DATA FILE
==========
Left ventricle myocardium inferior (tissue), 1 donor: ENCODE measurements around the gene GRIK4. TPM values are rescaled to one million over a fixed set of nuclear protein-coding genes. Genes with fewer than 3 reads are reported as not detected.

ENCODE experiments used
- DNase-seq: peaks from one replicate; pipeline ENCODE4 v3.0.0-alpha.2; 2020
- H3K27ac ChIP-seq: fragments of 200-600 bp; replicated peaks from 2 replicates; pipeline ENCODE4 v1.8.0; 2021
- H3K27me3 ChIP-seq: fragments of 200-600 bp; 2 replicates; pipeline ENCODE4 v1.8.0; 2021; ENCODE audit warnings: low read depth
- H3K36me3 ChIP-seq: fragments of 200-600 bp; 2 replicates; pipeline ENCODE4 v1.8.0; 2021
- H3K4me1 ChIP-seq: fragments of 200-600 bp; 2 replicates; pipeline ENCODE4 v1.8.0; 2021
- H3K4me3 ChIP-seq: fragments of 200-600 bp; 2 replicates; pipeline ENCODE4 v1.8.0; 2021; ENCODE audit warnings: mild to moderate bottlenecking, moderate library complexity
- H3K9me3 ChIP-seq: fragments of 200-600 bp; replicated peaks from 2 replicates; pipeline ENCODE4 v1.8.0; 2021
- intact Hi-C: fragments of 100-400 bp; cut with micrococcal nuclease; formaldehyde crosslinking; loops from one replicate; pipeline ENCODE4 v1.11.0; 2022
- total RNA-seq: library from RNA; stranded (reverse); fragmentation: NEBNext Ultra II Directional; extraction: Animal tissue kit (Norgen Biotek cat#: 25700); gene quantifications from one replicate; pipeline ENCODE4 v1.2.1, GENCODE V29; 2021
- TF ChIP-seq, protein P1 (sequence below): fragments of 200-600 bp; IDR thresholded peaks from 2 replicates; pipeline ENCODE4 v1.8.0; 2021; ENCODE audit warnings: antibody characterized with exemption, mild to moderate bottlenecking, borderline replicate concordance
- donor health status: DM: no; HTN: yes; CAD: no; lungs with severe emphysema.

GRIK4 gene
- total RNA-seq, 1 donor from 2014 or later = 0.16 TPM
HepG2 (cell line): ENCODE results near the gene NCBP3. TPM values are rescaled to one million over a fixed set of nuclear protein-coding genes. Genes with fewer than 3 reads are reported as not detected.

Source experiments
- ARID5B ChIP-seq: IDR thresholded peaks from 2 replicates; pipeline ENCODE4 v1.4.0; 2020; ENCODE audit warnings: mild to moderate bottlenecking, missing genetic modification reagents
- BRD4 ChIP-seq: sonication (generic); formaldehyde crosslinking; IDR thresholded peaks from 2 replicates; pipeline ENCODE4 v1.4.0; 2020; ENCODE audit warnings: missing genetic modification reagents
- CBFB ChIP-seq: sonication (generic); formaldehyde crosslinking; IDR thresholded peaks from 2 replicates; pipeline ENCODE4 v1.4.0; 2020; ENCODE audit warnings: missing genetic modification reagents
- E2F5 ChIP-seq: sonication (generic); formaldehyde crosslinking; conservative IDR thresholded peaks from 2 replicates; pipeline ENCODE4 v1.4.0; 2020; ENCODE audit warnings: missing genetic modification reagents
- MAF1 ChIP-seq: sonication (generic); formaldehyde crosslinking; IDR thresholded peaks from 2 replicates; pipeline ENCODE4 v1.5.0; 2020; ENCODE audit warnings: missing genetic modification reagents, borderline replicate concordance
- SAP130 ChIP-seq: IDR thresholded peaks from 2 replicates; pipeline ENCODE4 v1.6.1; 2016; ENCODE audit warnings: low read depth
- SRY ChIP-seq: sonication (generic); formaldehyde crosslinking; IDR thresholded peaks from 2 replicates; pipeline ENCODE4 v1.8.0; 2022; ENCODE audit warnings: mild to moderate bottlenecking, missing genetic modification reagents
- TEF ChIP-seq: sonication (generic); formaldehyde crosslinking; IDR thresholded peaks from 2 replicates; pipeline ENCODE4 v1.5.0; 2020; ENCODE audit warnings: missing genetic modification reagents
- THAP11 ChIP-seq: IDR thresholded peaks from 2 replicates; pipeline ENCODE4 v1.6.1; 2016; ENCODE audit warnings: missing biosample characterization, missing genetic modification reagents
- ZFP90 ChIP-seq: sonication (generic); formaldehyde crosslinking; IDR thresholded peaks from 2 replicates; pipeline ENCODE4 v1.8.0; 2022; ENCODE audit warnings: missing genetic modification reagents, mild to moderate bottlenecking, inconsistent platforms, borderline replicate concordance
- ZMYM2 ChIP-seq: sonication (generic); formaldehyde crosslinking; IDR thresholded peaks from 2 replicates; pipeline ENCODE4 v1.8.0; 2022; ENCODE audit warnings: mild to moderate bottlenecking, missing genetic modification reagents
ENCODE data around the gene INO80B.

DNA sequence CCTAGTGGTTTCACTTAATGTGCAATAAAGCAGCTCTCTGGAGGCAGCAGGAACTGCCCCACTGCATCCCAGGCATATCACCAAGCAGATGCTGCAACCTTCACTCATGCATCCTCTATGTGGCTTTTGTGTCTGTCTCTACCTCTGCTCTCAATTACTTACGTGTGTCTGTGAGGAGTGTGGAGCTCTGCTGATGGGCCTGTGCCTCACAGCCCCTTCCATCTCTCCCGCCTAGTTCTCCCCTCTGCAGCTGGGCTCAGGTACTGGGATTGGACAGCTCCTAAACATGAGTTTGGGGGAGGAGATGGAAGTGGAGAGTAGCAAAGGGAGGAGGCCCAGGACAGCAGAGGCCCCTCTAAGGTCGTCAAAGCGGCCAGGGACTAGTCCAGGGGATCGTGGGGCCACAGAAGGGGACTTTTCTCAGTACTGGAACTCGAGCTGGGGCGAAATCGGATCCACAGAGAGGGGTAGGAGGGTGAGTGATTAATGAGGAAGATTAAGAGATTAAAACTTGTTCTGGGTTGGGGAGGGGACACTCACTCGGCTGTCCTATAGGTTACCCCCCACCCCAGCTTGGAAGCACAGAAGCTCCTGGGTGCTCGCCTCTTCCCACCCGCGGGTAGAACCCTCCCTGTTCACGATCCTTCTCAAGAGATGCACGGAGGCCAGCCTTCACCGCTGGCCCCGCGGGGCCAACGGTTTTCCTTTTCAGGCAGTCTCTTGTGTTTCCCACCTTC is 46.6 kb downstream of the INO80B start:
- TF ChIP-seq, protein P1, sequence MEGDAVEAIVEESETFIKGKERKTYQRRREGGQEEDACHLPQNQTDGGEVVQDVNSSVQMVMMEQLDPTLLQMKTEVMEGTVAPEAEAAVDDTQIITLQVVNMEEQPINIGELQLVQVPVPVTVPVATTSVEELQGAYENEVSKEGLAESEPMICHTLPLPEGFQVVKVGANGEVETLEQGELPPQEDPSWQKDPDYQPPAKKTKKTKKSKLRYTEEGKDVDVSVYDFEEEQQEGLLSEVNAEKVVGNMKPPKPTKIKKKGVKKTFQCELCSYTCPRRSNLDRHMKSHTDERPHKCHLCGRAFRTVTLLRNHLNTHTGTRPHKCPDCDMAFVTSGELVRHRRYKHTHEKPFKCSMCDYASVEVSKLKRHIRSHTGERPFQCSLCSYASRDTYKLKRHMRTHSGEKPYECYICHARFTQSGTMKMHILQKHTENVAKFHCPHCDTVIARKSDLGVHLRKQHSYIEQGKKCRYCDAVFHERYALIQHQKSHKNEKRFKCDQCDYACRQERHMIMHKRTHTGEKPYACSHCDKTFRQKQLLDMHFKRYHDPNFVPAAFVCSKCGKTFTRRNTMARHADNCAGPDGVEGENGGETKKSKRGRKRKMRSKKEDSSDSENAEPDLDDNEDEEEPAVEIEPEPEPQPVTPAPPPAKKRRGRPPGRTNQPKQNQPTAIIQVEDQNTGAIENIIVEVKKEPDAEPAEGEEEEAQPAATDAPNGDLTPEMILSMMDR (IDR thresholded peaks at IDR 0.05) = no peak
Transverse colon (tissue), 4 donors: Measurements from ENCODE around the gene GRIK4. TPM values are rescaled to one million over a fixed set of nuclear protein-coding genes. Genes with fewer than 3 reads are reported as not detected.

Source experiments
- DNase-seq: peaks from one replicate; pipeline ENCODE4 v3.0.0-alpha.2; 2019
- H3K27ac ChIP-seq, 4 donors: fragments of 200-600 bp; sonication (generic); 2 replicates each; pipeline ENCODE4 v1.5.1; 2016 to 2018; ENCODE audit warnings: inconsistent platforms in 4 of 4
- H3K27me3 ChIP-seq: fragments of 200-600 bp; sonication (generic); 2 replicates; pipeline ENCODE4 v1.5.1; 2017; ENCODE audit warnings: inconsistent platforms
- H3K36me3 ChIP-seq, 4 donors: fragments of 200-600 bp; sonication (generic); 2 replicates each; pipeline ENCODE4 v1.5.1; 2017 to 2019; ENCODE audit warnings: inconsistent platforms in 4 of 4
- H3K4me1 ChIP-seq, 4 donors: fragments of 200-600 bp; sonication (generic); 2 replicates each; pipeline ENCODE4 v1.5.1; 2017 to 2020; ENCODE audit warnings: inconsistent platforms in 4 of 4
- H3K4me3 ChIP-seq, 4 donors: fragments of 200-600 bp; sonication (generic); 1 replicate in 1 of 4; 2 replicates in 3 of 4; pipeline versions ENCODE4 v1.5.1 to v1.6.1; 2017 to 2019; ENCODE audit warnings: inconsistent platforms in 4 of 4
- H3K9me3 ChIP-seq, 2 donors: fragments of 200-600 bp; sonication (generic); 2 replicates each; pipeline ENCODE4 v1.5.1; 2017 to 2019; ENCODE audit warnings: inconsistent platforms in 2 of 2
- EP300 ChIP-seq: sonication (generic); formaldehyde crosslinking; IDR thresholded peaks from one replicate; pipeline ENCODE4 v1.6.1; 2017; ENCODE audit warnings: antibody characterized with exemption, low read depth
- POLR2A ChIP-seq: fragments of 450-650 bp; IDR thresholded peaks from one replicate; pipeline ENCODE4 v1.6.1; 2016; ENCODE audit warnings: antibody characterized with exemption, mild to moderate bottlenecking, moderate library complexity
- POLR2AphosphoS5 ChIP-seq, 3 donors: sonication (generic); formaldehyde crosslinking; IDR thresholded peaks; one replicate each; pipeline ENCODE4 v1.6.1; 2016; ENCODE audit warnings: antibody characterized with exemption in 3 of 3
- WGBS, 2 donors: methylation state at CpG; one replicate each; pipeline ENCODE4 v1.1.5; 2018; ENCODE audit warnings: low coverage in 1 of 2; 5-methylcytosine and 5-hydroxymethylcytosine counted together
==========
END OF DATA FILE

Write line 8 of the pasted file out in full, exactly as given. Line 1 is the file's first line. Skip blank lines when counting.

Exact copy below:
- H3K4me3 ChIP-seq: fragments of 200-600 bp; 2 replicates; pipeline ENCODE4 v1.8.0; 2021; ENCODE audit warnings: mild to moderate bottlenecking, moderate library complexity